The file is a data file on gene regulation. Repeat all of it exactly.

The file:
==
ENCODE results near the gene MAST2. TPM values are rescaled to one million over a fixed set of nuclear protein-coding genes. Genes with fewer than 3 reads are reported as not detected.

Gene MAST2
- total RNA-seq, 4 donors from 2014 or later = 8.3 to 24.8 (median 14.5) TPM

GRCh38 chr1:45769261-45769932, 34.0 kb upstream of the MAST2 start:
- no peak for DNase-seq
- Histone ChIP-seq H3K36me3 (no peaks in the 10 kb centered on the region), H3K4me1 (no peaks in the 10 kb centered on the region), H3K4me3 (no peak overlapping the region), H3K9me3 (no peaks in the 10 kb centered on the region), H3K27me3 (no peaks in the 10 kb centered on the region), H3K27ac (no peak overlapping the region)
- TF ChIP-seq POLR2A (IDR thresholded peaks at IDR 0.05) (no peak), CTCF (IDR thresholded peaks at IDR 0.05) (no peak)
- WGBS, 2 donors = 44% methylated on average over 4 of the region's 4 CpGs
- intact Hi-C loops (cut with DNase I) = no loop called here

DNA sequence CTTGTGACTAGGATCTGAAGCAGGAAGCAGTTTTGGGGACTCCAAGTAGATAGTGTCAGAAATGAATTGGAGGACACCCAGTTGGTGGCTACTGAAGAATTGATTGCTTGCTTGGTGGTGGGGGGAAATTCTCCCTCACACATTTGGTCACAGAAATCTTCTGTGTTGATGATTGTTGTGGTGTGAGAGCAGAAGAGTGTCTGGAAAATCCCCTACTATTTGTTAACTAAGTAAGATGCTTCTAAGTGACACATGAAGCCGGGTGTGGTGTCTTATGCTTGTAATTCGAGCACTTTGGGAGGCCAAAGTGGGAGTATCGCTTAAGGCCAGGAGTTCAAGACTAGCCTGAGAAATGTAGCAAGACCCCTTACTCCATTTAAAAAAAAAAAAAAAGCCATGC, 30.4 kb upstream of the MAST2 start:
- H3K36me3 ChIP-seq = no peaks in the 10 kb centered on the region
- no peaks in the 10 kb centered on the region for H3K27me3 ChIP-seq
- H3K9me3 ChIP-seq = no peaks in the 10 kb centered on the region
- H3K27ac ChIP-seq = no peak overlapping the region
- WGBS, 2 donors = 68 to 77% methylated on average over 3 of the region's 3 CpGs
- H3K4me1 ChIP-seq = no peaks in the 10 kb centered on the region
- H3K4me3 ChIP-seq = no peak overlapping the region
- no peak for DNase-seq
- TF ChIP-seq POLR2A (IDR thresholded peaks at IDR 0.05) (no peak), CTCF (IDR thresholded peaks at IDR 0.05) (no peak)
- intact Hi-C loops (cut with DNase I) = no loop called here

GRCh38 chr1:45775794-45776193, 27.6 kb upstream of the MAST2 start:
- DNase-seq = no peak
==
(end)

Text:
ENCODE results near the gene MAST2. TPM values are rescaled to one million over a fixed set of nuclear protein-coding genes. Genes with fewer than 3 reads are reported as not detected.

Gene MAST2
- total RNA-seq, 4 donors from 2014 or later = 8.3 to 24.8 (median 14.5) TPM

GRCh38 chr1:45769261-45769932, 34.0 kb upstream of the MAST2 start:
- no peak for DNase-seq
- Histone ChIP-seq H3K36me3 (no peaks in the 10 kb centered on the region), H3K4me1 (no peaks in the 10 kb centered on the region), H3K4me3 (no peak overlapping the region), H3K9me3 (no peaks in the 10 kb centered on the region), H3K27me3 (no peaks in the 10 kb centered on the region), H3K27ac (no peak overlapping the region)
- TF ChIP-seq POLR2A (IDR thresholded peaks at IDR 0.05) (no peak), CTCF (IDR thresholded peaks at IDR 0.05) (no peak)
- WGBS, 2 donors = 44% methylated on average over 4 of the region's 4 CpGs
- intact Hi-C loops (cut with DNase I) = no loop called here

DNA sequence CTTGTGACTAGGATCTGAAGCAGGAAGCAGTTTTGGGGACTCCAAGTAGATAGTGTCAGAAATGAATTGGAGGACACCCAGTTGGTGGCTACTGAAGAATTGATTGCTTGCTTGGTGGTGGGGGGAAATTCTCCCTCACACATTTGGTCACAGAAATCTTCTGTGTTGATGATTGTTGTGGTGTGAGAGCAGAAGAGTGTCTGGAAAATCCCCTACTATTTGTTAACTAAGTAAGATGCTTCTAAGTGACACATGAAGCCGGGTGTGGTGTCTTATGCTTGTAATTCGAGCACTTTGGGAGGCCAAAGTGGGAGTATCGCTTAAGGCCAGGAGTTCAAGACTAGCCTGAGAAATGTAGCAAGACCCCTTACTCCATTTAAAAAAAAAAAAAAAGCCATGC, 30.4 kb upstream of the MAST2 start:
- H3K36me3 ChIP-seq = no peaks in the 10 kb centered on the region
- no peaks in the 10 kb centered on the region for H3K27me3 ChIP-seq
- H3K9me3 ChIP-seq = no peaks in the 10 kb centered on the region
- H3K27ac ChIP-seq = no peak overlapping the region
- WGBS, 2 donors = 68 to 77% methylated on average over 3 of the region's 3 CpGs
- H3K4me1 ChIP-seq = no peaks in the 10 kb centered on the region
- H3K4me3 ChIP-seq = no peak overlapping the region
- no peak for DNase-seq
- TF ChIP-seq POLR2A (IDR thresholded peaks at IDR 0.05) (no peak), CTCF (IDR thresholded peaks at IDR 0.05) (no peak)
- intact Hi-C loops (cut with DNase I) = no loop called here

GRCh38 chr1:45775794-45776193, 27.6 kb upstream of the MAST2 start:
- DNase-seq = no peak